Dental Stem Cells for Understanding Equine Dental Problems – The Horse

By studying dental mesenchymal stem cells, researchers are learning how teeth respond to inflammation and damage. | Stocks

Mesenchymal stem cells from equine teeth provide insights into how equine teeth develop, grow and maintain a healthy, sealed pulp, German researchers report.

Although complex to isolate, mesenchymal stem cells in the soft tissue of equine teeth may improve regeneration of periodontal lesions, periodontal reattachment after dental implants, and other dental treatments that rely on soft tissue healing. But just as important, studying these mesenchymal stem cells may reveal the mechanisms behind the “lifelong eruption” of equine teeth, said Laura Beate Heilen of the Institute of Veterinary Anatomy, College of Veterinary Medicine. Embryology, University of Stuttgart Liebig.

Helen and her colleagues have been studying horse teeth for years and have always found their ability to regenerate to be “amazing,” she said.

Unlike human teeth, horse teeth never stop growing. This never-ending eruption requires healthy, constantly renewing periodontal ligaments (PDL), which anchor the teeth to the jawbone. At the same time, horses' teeth undergo a lifetime of occlusal wear, so there is always a risk that the dental pulp (which is located inside the tooth) will open. To avoid pulp exposure, sustained, high-level dentinogenesis is absolutely necessary.

Curious about the role of MSCs in this process, Heilen's team set out to explore where MSCs were located within the PDL and dental pulp, and whether it was possible to isolate them to study their qualities. This new search technique allows researchers to directly compare extracted cell populations.

They collected the heads of four horses ranging in age from 2.5 to 24 years old that had recently died from causes unrelated to the study. Through a slow, multi-step process of cutting, cleaning, dissecting, fixing, extracting and suspending, the researchers isolated MSCs from the pulp and PDL of horse incisors and retrobulbar adipose tissue for comparison.

The team then compared the microscopic characteristics of these mesenchymal stem cells and discovered their specific locations in these dental tissues.

Helen said they found that although the process was complicated, all the mesenchymal stem cells they isolated were viable. In addition, they found that these cells had “important characteristics” of MSCs, such as being spindle-shaped and having several important proteins on the cell membrane, especially CD90 and CD44, which can be used as biomarkers of MSCs.

In fact, somewhat surprisingly, cells in certain tissue layers appeared to consistently express CD90 on their surface, she added. This is important because the researchers had discovered CD90 in previous studies of rat teeth, but only after the teeth were regenerating after experimental cavity preparations in the lab. “This supports the hypothesis that the horse's dental pulp remains in a very productive and regenerative state throughout life,” she said.

Future Treatment Opportunities for Equine Dentistry MSC

These findings open the door to future research exploring the role of MSCs in equine tooth structure, Heilen said. We think mesenchymal stem cells derived from dental pulp will be particularly useful in learning more about regeneration and remodeling of equine teeth,” she said.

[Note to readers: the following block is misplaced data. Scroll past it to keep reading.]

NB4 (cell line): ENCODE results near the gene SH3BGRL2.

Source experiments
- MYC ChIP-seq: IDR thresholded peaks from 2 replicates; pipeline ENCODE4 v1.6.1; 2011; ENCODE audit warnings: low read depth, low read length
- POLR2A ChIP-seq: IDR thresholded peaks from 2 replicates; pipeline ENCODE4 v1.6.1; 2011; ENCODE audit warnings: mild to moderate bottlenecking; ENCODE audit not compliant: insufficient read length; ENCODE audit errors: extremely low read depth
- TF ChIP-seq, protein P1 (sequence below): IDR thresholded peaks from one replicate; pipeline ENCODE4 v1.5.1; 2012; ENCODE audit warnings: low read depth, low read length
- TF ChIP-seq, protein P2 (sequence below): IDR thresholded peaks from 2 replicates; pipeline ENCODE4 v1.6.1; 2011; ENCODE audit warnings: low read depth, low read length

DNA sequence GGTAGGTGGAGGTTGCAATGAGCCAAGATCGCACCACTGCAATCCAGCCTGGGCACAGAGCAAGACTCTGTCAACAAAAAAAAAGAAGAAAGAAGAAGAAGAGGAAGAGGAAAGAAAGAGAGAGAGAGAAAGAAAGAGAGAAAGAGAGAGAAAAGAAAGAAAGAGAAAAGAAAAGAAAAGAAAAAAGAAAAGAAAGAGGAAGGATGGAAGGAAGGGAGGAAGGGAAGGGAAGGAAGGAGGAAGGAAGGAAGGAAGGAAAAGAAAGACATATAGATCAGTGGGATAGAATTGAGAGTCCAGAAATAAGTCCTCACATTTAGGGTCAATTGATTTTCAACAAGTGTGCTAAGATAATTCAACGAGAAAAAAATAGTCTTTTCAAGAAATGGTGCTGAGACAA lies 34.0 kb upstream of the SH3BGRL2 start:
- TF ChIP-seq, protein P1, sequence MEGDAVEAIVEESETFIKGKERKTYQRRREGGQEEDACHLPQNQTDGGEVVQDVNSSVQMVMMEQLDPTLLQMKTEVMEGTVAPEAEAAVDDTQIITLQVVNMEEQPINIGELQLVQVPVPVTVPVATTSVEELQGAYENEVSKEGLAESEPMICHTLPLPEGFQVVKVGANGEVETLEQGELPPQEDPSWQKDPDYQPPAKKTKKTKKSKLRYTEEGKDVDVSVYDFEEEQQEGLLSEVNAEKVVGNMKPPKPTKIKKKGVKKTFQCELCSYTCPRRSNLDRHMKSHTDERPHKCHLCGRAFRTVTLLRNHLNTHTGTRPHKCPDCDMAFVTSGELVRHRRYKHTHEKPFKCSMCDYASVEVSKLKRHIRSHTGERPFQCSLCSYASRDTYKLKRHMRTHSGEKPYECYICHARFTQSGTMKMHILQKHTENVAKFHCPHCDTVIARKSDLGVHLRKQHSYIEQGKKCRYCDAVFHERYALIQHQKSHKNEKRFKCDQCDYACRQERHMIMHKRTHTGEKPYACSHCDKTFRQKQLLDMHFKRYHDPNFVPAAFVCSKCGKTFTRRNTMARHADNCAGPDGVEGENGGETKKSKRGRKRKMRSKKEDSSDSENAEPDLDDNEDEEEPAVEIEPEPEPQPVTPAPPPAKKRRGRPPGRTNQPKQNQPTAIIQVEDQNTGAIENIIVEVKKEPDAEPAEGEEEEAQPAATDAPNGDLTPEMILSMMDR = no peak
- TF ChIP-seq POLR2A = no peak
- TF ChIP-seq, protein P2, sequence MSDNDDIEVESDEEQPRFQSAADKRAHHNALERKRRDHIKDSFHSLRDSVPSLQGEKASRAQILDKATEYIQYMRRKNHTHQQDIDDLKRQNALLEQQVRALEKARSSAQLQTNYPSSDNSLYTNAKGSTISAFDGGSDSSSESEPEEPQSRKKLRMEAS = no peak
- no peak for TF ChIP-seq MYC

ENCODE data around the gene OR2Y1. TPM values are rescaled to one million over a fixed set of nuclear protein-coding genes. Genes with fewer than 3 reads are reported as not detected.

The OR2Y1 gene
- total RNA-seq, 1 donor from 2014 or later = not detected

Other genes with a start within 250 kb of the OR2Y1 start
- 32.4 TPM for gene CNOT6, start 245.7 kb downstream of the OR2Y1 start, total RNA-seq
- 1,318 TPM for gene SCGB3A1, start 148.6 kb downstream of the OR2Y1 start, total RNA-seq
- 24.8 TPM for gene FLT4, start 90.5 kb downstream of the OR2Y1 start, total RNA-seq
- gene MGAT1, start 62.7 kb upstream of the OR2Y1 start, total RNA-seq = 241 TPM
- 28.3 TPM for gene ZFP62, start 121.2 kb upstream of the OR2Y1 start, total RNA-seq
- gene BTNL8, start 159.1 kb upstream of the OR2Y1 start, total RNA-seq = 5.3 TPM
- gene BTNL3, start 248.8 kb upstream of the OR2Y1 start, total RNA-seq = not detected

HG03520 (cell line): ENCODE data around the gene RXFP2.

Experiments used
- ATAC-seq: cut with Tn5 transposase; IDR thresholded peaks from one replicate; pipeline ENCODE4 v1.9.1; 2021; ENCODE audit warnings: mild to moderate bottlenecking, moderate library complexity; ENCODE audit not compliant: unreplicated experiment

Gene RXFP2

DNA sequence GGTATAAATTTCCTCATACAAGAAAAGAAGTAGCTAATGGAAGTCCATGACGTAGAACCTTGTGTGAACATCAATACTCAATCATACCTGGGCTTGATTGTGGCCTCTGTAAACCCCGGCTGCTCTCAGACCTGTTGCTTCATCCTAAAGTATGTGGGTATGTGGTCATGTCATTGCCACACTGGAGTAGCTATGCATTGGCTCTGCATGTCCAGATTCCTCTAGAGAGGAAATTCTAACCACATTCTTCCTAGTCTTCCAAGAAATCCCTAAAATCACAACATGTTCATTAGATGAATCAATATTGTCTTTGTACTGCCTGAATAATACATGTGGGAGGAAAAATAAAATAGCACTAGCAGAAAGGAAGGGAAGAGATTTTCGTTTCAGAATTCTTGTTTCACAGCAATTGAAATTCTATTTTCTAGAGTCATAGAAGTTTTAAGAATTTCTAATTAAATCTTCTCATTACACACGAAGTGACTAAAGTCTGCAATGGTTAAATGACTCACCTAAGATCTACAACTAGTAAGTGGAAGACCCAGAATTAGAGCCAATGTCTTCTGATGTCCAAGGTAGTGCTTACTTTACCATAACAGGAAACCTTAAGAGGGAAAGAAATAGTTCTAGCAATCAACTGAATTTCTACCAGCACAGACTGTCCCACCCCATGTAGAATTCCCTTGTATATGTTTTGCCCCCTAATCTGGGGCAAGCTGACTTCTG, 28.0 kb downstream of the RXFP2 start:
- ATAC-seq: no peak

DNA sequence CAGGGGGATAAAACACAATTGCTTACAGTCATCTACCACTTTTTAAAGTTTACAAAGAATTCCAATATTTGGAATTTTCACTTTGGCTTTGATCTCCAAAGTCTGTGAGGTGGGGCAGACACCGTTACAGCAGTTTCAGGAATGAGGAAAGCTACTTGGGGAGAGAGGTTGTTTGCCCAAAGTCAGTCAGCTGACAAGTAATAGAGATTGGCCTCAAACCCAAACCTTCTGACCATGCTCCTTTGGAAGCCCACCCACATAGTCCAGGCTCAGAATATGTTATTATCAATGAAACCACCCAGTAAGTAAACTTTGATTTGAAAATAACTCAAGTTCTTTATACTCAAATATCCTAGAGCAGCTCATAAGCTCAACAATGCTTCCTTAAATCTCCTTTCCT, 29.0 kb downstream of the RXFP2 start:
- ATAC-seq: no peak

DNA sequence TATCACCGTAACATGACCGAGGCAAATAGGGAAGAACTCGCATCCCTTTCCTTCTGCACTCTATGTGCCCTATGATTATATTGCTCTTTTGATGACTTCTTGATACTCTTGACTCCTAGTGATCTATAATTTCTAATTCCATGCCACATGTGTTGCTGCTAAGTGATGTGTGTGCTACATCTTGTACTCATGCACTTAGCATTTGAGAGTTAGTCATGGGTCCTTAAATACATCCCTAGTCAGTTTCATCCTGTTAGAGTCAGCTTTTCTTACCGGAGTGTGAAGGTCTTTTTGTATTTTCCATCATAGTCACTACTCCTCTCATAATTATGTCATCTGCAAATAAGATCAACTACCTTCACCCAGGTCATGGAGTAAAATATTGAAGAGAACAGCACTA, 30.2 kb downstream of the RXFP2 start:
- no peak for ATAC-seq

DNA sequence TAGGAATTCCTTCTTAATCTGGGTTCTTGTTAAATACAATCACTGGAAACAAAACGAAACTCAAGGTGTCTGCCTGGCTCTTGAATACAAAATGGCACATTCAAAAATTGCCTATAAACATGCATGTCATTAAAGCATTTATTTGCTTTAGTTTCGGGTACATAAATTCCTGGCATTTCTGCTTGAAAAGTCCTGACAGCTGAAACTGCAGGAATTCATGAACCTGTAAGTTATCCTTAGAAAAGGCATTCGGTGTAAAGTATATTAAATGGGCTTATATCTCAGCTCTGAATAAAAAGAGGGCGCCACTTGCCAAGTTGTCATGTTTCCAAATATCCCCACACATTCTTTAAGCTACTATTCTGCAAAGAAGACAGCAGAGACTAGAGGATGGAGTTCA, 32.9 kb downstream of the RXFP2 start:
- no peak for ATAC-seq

Additionally, isolating mesenchymal stem cells from equine teeth may help researchers test the effects of various treatments on the horse's ability to regenerate teeth. “For example, it might be useful to understand how dental pulp mesenchymal stem cells respond to different substances used as cleaning and filling materials in endodontic treatment,” Heilen said. “Are there substances that can stimulate the regeneration, proliferation or differentiation of cells in the soft tissue of the tooth (odontoblast-like cells, which can be damaged by inflammation)? Or are there substances used that may be harmful to the cells?

However, she added, the prospects for dental mesenchymal stem cells as a stem cell therapy are less promising. “The process of isolating living cells from horse teeth is very complex,” Helen said. “Furthermore, it is questionable whether the use of mesenchymal stem cells obtained from dental pulp is justified, since mesenchymal stem cells are found in many areas[of the body]that are more easily accessible.”

She added that it also seemed impossible to harvest mesenchymal stem cells from the teeth of living horses—without extracting the teeth. In order to extract suitable mesenchymal stem cells, the removed teeth must be healthy, which may raise ethical issues for live horses.

When the principles of how MSCs are activated to support endodontic and periodontal healing are understood, it may be possible to recruit native and/or viable MSCs rather than injecting exogenous MSCs.” Dental tissue damage is often caused by bacteria or mechanical stimuli Caused. This causes inflammation, which prompts the tooth to separate the affected portion by producing more odontoblasts; therefore, mesenchymal stem cells are needed to reduce inflammation and possibly replace damaged odontoblasts. Helen said the researchers encouraged further studies in the hope they would lead to concrete treatment recommendations.

The study “Isolation, culture and in situ identification of MSCs from equine dental pulp and periodontal ligament” was published in Frontiers of Veterinary Science March 2023.

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